LANSING, Mich., June 2, 2011 /PRNewswire/ -- The rights of medical marijuana patients in Michigan are currently in peril, and the Michigan Association of Compassion Centers (MACC) is stepping up to halt this injustice. The Isabella County prosecutor has filed an appeal to overturn the ruling in the case of People v McQueen, a move that puts patients' civil rights in jeopardy. The next hearing will be held on June 7th in Lansing at the Hall of Justice. Rallying to protect patients, MACC has sponsored the filing of an Amicus brief. The brief has been submitted to assist the court in making a decision to continue safe access for patients, and strongly calls out for the core law to be protected.
The legality regarding patient to patient transfers and patients' ability to access medication may be decided in this case. Medical marijuana has improved quality of life and saved countless lives of Michigan citizens since the Michigan Medical Marihuana Act's inception. This landmark case, if brought to fruition by a reconsideration of the original ruling, would significantly set back the progress that the medical marijuana community has so tirelessly fought for.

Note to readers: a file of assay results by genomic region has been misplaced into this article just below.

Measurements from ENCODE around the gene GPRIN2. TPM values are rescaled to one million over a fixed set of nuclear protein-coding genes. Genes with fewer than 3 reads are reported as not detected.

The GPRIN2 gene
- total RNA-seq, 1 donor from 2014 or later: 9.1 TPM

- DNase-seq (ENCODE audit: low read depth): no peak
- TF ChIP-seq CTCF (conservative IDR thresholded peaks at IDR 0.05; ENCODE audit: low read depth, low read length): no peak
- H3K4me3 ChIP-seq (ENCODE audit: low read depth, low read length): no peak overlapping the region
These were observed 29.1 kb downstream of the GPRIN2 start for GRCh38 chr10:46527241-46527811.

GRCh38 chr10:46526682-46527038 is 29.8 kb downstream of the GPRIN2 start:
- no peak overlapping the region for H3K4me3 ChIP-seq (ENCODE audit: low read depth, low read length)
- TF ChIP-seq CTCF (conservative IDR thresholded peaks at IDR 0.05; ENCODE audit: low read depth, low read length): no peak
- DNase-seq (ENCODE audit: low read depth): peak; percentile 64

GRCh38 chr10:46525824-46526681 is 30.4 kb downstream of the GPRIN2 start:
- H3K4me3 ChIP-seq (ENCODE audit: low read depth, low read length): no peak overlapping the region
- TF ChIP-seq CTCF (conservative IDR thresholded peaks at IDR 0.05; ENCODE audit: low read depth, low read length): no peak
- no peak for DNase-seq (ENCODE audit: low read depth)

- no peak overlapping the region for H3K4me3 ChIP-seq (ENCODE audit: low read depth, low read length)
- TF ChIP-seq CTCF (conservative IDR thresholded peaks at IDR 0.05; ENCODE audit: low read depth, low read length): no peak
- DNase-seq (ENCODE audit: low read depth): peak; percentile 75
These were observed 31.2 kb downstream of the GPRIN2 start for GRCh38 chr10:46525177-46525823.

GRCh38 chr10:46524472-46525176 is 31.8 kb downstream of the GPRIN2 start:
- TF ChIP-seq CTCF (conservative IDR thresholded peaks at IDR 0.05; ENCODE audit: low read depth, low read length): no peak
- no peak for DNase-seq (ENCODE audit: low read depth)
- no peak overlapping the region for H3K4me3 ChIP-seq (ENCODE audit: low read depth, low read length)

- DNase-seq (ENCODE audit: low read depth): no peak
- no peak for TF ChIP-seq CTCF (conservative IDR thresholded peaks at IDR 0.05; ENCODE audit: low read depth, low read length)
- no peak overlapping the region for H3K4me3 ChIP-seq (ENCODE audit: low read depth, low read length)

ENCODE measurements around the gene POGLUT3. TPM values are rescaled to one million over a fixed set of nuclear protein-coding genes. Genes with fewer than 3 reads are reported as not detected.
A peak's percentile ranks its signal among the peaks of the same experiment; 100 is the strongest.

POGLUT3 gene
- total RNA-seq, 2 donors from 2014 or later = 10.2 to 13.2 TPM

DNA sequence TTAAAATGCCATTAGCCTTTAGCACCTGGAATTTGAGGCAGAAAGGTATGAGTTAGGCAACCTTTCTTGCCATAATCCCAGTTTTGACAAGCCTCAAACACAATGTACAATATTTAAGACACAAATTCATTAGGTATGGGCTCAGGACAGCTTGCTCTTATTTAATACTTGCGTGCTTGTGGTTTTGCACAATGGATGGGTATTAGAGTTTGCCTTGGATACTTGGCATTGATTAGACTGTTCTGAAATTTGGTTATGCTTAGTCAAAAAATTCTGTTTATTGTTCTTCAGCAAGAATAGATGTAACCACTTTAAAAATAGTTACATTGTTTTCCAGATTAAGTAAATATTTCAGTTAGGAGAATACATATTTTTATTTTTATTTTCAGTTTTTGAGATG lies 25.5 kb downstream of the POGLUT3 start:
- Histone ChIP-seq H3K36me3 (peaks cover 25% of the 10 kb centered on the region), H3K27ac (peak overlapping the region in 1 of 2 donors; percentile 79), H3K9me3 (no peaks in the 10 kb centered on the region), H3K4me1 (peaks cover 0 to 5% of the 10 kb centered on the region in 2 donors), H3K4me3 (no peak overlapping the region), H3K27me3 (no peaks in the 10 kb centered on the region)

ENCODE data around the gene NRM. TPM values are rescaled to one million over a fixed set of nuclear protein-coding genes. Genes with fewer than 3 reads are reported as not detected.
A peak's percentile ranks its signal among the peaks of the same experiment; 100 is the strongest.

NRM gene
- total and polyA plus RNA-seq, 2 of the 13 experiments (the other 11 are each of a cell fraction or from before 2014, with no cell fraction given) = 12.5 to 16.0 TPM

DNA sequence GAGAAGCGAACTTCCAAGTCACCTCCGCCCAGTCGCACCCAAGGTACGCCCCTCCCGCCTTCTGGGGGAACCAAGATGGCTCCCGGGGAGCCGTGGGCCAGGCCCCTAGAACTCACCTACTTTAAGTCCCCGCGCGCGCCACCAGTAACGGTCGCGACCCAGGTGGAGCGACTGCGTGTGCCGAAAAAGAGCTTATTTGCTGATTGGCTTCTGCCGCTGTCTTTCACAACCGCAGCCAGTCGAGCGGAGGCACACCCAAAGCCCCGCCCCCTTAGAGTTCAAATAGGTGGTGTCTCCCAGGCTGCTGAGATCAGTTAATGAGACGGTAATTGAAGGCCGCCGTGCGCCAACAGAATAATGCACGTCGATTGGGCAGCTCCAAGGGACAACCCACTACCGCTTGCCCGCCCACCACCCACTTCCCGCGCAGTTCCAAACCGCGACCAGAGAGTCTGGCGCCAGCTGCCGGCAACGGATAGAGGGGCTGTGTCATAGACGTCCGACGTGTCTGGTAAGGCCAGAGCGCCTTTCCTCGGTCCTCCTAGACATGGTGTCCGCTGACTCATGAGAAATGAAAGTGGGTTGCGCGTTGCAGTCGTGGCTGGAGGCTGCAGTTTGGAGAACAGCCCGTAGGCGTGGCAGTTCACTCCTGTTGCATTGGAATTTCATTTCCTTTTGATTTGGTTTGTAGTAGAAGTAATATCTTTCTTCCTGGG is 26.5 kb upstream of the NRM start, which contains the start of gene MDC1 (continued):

For patients in dire need of care, the implications of this setback are immense. Each patient lives with a unique affliction that requires them to obtain their medicine differently. By limiting their options, many patients will either be without relief from the horrible symptoms of their illness and injury, or they will turn to the black market. MACC is striving to prevent this devastating blow to the Act, which allows for patients to be able to obtain their medicine safely and use it without interruption.
The MACC is an organization that exists to represent Michigan's citizens in defense of the rights provided under the Act. MACC stands shoulder to shoulder with patients across Michigan and vows to protect their civil rights. In addition to sponsoring this Amicus brief, MACC has intervened in several other cases, resulting in positive rulings for the medical marijuana community.
"MACC is trying to implement standards for Compassion Centers to follow, and work towards improving the image of marijuana as medicine," commented Attorney Matt Newburg, author of the Amicus brief. "They also provide funding to offer educational and legal resources to patients and caregivers that can't afford them. Each court case's ruling is a potential step forward for the medical marijuana community, and MACC wants to see it move forward as quickly as possible."
|SOURCE Michigan Association of Compassion Centers|
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